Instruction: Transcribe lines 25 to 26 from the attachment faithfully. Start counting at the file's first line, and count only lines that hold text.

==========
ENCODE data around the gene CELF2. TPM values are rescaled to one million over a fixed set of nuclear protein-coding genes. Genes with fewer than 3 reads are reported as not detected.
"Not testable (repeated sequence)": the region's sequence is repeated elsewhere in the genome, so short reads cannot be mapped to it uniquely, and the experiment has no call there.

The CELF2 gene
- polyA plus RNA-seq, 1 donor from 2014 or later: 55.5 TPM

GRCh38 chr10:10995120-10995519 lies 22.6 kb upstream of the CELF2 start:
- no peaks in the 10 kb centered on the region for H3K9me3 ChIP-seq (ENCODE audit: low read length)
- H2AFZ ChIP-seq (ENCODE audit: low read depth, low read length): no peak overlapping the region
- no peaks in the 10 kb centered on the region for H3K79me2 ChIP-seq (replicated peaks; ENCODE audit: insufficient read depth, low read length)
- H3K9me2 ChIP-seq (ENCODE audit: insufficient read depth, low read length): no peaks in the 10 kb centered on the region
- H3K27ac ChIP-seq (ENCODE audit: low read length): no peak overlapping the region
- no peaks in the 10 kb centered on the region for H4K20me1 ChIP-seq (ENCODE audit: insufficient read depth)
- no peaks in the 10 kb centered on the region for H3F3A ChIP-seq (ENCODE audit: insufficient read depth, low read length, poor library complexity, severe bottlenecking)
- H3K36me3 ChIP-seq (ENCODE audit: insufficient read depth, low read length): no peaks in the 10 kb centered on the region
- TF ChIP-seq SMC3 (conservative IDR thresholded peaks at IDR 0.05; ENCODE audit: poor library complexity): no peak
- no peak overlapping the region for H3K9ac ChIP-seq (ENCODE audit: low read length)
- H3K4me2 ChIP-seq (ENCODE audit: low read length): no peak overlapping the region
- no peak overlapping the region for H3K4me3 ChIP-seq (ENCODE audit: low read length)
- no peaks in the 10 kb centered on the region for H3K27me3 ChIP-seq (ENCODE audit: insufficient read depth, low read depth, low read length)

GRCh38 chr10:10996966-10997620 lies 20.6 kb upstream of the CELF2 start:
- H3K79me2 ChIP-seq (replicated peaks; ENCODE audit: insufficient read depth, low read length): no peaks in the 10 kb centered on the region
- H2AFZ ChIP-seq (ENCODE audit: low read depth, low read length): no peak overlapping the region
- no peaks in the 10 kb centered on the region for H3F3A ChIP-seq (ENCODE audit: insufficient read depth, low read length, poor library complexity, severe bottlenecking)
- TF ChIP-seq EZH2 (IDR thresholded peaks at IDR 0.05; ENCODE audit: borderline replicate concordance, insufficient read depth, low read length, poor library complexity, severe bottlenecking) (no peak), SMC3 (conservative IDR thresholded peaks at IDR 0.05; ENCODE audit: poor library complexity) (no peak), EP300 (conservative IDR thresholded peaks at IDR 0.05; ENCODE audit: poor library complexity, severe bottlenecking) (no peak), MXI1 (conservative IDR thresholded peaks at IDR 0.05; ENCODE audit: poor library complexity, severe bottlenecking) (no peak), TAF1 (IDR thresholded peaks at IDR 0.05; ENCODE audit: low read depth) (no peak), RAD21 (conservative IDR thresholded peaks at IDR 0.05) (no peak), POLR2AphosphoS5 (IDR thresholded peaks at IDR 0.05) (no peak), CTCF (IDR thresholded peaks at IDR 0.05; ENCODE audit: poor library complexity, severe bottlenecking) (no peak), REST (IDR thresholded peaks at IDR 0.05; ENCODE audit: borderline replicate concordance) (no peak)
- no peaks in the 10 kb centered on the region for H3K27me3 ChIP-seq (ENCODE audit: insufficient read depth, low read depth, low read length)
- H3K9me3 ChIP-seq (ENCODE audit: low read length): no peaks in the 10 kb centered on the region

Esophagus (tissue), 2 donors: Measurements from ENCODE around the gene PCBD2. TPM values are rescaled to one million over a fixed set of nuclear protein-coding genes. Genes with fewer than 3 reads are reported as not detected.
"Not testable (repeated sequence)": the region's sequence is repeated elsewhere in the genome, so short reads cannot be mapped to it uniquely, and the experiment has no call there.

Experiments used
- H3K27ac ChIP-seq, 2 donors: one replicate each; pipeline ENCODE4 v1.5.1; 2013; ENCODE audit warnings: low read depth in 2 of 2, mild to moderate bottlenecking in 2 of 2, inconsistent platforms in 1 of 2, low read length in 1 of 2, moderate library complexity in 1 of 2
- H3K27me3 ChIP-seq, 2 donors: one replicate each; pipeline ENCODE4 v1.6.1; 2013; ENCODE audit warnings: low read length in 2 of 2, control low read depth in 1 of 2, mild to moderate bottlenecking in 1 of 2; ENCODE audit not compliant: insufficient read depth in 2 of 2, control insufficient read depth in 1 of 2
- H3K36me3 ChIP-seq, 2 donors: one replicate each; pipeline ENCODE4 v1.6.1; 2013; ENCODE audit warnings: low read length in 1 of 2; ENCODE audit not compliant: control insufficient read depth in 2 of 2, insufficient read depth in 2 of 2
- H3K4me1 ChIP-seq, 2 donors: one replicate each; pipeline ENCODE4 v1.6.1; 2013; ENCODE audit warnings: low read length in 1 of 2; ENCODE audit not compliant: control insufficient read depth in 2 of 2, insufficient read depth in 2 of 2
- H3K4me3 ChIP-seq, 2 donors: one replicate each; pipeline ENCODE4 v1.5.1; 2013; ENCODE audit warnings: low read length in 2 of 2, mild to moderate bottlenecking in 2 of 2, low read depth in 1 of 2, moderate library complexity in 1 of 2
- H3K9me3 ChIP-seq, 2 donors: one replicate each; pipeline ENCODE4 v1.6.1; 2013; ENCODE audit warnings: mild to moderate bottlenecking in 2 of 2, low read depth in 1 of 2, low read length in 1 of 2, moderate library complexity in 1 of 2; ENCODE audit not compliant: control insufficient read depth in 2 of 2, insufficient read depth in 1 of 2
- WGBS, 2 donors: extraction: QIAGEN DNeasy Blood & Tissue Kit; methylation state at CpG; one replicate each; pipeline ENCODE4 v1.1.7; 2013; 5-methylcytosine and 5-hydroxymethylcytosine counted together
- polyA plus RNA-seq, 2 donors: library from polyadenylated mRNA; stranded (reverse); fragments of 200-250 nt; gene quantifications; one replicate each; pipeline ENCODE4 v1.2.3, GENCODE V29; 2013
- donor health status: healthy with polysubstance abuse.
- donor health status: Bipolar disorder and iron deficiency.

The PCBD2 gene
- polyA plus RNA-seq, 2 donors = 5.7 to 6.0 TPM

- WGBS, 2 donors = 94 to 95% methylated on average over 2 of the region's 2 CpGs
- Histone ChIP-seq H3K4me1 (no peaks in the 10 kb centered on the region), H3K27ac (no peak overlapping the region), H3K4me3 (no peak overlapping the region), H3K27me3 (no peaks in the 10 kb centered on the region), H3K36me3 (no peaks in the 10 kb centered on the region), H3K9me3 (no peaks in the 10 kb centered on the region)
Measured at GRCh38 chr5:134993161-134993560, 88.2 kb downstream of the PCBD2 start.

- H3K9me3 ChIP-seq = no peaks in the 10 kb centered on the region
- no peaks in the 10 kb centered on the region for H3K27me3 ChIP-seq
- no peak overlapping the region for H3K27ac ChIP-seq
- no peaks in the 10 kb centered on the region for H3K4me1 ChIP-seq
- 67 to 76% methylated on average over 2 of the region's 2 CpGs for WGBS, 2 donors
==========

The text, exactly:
- H3K9me3 ChIP-seq (ENCODE audit: low read length): no peaks in the 10 kb centered on the region

Esophagus (tissue), 2 donors: Measurements from ENCODE around the gene PCBD2. TPM values are rescaled to one million over a fixed set of nuclear protein-coding genes. Genes with fewer than 3 reads are reported as not detected.